Even though Iron Man and RoboCop are fictional characters, exoskeletons are the real thing. But they are being created for a slightly different purpose than entertainment, with greater value and practical purpose. No science-fiction movie gives an accurate definition of what scientists are trying to do. They get strong, they run fast, they jump over buildings. It’s difficult to entertain by showing workers who just need to work a little more efficiently, a little quicker.
The wearable robotics industry is projected to develop into a $2 billion global market within the next decade. What can you expect between then and now? And how can you apply this tech to your floor and see real ROI?
Hiromicho Fujimoto, president of ActiveLink, developed the Power Effector — a power-assist device with to ease the physical burden endured by workers.
According to various research, reports and industry estimates, worker overexertion works out to about $15 billion annually for employers in terms of lost time and workers’ compensation. Who wouldn’t want to turn to tech to curb that figure?
Lifting a 10- or 15-pound item over and over again tends to create long-term stresses on the body. An exoskeleton may allow a worker to lift more, more often, and more safely. Reducing your injury incidences results in a reduction in time away from work in recuperation, which equals hard savings to an employer.
The leg frames Fujimoto created are designed more for disaster areas, allowing first responders an easier path through rubble or up steep inclines. But the backpack weight belts alleviate stress from the waist and hips while lifting heavy objects. They’re designed not to make workers stronger, but to ease the burden of tedious or monotonous work. And they seem perfect for factories.
There are drawbacks, of course. ActiveLink and other exoskeleton companies tend to rely heavily on motors, which DARPA reportedly told Fujimoto is not practical. The learning curve for radically new machines can be far longer than most manufacturers are used to, too.
Kazerooni — the father of modern exoskeletons — is inspired not by movies, but by real workers whose load is figuratively and literally lightened by such products. Kazerooni founded Ekso Bionics, among the current leaders in exoskeleton development, back in 2005. He later left the company and, in 2012, founded suitX, which is arguably Ekso’s biggest competitor.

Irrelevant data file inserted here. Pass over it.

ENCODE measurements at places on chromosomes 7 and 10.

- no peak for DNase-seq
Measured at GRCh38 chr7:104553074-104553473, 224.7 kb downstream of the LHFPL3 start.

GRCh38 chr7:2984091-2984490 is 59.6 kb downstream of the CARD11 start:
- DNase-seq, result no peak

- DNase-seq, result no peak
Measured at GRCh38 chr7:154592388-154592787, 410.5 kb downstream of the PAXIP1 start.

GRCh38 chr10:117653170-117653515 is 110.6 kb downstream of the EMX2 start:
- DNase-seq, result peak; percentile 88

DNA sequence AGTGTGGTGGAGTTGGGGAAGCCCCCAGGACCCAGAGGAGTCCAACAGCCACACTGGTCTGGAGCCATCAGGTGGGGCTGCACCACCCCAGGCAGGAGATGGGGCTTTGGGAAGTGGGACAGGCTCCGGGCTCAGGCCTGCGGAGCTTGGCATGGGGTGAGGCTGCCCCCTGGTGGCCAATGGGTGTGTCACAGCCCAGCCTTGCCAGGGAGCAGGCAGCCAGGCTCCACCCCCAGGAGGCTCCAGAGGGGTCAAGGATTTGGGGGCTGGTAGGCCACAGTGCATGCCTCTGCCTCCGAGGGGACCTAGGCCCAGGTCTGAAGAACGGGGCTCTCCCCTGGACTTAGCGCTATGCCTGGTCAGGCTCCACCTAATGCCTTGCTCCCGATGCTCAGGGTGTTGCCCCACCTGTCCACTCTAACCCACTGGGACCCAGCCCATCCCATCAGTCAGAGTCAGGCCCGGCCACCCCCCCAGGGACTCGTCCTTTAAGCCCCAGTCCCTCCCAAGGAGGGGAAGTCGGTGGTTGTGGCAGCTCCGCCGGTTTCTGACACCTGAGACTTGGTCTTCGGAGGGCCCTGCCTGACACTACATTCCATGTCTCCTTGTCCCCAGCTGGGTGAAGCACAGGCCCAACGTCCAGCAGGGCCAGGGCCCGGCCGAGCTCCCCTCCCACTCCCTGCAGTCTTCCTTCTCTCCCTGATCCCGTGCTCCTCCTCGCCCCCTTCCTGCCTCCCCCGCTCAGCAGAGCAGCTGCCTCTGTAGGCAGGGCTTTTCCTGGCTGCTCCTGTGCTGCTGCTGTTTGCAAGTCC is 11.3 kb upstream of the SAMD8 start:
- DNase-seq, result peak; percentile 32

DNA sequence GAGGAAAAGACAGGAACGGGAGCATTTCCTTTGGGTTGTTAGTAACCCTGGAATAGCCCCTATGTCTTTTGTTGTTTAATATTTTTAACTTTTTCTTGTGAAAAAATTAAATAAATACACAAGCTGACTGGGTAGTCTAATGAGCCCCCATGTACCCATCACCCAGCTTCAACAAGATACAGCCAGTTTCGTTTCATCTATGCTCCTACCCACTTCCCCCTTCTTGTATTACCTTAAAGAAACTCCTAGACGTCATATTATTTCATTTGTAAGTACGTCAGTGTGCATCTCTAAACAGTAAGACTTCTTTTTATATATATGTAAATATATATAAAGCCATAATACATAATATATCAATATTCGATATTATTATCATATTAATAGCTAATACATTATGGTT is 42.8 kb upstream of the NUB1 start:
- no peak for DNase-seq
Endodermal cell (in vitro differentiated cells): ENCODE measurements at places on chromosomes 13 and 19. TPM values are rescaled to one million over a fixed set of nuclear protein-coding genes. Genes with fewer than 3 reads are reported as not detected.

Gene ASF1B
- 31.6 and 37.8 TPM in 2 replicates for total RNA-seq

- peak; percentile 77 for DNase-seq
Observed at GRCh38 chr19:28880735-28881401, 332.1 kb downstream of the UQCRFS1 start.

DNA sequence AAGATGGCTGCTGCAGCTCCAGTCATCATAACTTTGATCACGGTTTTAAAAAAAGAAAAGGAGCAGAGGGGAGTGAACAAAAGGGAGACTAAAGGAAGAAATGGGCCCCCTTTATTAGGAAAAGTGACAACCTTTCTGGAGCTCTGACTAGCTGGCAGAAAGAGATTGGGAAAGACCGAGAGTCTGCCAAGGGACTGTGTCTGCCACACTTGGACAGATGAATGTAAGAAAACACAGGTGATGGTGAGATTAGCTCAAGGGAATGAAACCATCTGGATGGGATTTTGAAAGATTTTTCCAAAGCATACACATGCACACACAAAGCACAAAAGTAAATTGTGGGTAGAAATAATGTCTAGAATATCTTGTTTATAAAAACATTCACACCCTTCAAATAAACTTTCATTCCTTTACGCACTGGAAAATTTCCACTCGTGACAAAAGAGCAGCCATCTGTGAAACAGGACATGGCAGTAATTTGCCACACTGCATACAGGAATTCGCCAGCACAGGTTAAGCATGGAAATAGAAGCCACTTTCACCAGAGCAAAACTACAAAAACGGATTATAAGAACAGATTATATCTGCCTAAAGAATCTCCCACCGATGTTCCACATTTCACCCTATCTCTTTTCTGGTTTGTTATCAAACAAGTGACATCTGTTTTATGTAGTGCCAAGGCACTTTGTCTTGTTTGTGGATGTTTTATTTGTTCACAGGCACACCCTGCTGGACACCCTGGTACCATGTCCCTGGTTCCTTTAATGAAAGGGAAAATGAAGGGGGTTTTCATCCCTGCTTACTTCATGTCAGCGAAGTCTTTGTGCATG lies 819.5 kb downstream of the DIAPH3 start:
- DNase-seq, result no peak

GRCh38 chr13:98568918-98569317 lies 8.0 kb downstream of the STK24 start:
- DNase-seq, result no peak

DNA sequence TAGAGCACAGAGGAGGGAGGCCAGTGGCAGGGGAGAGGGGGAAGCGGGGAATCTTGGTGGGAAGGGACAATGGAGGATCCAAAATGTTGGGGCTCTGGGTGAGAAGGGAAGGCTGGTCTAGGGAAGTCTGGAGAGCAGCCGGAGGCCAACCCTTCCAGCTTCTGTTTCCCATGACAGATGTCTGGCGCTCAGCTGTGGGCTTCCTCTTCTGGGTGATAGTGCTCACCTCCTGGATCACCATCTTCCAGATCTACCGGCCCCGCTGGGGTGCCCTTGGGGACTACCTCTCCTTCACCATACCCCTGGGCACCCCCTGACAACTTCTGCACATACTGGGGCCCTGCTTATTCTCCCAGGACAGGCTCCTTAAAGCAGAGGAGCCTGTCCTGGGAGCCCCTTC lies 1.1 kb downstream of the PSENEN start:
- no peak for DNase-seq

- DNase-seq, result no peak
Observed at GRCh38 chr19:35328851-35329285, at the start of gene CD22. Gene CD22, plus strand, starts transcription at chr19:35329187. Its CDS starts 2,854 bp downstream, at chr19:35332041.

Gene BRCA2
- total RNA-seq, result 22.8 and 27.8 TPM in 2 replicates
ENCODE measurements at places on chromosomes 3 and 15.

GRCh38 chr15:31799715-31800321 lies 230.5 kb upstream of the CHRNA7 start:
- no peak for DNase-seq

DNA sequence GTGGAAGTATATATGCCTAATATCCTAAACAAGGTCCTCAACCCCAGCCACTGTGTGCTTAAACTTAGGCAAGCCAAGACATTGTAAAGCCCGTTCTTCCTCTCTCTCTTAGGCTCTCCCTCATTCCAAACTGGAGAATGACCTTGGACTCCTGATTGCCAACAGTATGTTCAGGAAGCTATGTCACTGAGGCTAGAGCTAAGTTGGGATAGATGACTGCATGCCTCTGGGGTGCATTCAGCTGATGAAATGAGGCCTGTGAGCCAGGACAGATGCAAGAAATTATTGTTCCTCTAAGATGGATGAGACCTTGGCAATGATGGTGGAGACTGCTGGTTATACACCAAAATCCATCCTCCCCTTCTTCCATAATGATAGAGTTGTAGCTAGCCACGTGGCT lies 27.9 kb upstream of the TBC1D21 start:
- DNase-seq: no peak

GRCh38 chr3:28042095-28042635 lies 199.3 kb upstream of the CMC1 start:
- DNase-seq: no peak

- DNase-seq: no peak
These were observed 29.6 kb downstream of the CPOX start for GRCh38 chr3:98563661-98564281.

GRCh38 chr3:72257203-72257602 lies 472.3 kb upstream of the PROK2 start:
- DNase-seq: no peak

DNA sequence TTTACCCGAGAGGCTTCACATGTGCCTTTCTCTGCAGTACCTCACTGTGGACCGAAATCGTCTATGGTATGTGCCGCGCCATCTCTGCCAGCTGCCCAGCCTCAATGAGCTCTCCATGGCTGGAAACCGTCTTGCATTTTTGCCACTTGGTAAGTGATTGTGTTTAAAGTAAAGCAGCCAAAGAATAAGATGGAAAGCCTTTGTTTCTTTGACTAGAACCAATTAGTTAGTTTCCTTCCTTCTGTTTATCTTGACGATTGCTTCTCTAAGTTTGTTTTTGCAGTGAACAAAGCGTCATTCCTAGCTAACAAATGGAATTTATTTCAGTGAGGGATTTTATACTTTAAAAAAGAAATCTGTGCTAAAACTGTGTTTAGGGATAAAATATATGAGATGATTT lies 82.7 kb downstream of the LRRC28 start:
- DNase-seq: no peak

Kazerooni has worked with the U.S. military to help develop the Berkeley Lower Extremity Exoskeleton (BLEEX) and the Human Universal Load Carrier (HULC). Now his attention is on introducing affordable exoskeletons to the market for child paraplegics and, of course, industrial workers.
According to Kazerooni, many tasks cannot be automated, but we can take care of the workers and have a better work environment. These are the workers who do unstructured jobs — filling up trucks with boxes, bending, squatting, using their whole bodies. We can’t replace the workers; we just give them strength. It lets them work and have less risk of injury.
The new suitX MAX — short for Modular Agile eXoskeleton — can decrease stress by about 50% for payloads of 30 or 40 pounds, and about 40% for payloads of as much as 100 pounds. If you’re picking up 50 pounds, this makes it feel like 20 or 25.
Kazerooni does not believe that all manufacturing jobs can be, will be, or need to be automated. And, he does not believe that all workers will be replaced by robots.
Military and Industry Interest
More than anybody else, the U.S. military are using exoskeletons today, having worked with suitX and Lockheed Martin, among other companies. Also, every major automotive manufacturer. Toyota and Honda are both developing power-assist walking devices.
Will exoskeletons catch on? Well, no one could have predicted the rise of cell phones, tablets, 3-printing, or the idea of space travel. Necessity is the mother of invention. Life imitates art. Who knows what the future holds, really?
>> Read more by Matt LaWell, IndustryWeek, April 6, 2017